By the time my princess became a teenager, she developed an annoying habit of texting on her iPhone while sitting at the dinner table. Her mother and I had to take the phone away from her, which did not lead to sparkling dinner time conversation.

But Claudia and I insisted that the kids join us for dinner each night and at least act like we were either Ward and June and Wally and the Beav or the Brady Bunch. Often we more closely resembled The Addams Family, but even on those occasions, we usually got through the family meal without a big fight. Not always, but usually.

And then, before we knew it, the nest was empty. The children were grown and gone, and our big family dinners now occur on Thanksgiving and Christmas days.

But my wife and I still have dinner together most every night. There may be only two of us at the table, but we’re still a family, just as we were when we were newlyweds.

I confess that over the years I have taken my family dinners for granted. As a child, I assumed that every kid had a family and that every night that family gathered together for dinner.

As a grown up, I too often failed to recognize how wonderful those dinners with my wife and children were.

But now that my mother and father are in heaven and my children have flown the nest, I realize that my family dinners over the years have been the best times of my life.

I recently discovered something else about family dinners. Family dinners may be a key ingredient to a successful life. In his new book, Our Kids, the Harvard social scientist Robert Putnam explores the consequences of the decline of American families. Putnam makes the compelling case that families are the bedrock of a successful, meaningful and happy life. And interestingly, Putnam emphasizes the importance of family meals, citing evidence that family dining promotes good grades and good behavior in our children.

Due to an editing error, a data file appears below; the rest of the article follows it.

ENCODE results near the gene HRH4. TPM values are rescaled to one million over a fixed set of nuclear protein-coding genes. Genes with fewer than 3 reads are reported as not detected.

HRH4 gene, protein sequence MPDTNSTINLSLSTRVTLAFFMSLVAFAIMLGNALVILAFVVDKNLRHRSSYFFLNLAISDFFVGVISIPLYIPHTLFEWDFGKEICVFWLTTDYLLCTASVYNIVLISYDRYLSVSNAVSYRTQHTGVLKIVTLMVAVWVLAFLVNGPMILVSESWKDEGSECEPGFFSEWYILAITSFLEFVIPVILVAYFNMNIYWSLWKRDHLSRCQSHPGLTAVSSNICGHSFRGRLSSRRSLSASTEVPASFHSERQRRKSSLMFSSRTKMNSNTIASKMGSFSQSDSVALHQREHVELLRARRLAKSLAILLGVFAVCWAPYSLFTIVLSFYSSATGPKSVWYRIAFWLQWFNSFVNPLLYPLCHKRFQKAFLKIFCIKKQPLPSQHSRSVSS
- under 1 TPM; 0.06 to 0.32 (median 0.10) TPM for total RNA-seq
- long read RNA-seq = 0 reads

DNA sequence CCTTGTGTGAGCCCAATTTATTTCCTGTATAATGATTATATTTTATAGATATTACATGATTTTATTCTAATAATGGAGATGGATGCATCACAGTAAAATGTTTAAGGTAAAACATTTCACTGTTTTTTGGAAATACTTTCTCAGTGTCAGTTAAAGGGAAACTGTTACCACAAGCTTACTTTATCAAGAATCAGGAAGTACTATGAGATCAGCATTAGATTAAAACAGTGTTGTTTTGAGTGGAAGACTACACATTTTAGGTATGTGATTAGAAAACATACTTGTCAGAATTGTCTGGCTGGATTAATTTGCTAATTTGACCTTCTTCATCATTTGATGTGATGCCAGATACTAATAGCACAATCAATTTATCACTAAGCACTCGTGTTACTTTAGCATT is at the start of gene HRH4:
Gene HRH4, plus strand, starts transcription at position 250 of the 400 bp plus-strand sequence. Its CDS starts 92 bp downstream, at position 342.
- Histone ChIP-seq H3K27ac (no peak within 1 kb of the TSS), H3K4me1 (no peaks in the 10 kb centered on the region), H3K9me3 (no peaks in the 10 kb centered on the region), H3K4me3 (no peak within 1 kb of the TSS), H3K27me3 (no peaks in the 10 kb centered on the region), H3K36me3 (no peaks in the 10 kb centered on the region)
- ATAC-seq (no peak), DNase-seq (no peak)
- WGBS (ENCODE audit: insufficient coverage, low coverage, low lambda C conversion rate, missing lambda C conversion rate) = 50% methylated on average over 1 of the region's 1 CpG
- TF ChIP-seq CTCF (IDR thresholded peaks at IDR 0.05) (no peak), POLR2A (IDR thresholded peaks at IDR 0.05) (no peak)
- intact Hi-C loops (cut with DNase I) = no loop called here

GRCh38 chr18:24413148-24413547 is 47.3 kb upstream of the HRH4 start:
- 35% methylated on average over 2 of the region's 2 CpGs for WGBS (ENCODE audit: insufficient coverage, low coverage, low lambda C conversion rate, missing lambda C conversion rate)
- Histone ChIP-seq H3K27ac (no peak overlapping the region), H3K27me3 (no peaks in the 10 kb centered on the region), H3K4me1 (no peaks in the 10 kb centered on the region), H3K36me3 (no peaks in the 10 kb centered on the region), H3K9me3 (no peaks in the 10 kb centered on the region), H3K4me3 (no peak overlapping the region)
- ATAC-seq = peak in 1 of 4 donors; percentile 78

As it turns out, during all those family meals of my childhood, my parents were doing more than feeding my stomach. They were feeding my soul.

And perhaps over the years, my wife and I did the same thing for our three children during nights at the family dinner table.

One of my heroes, the great Coach Pat Summitt, once wrote that when she was a child, her father never told her brothers and her that he loved them. But she added, “Every night, he put it on the table.”

No doubt about it, a family dinner is love in action.

So here’s some advice for my fellow lawyers. If you are blessed to have a family, don’t stay late at the office. Go home and have dinner with your spouse and your children. If you’re in the middle of a trial or about to close on some big deal, put your file in your briefcase, take it home, and work on it after dinner.

And while I’m preaching, let me add one more bit of nutritional and spiritual advice. Don’t have lunch at your desk by yourself. Unless you have a statute of limitations about to run, go out to lunch each day and break bread with your fellow lawyers and friends.

Believe me, you’ll be happier, and also a much better lawyer.

And now, if you’ll excuse me, I’m headed home for dinner.

Bill Haltom BILL HALTOM is a shareholder with the firm of Lewis Thomason. He is a past president of the Tennessee Bar Association and a past president of the Memphis Bar Association. Read his blog at www.billhaltom.com.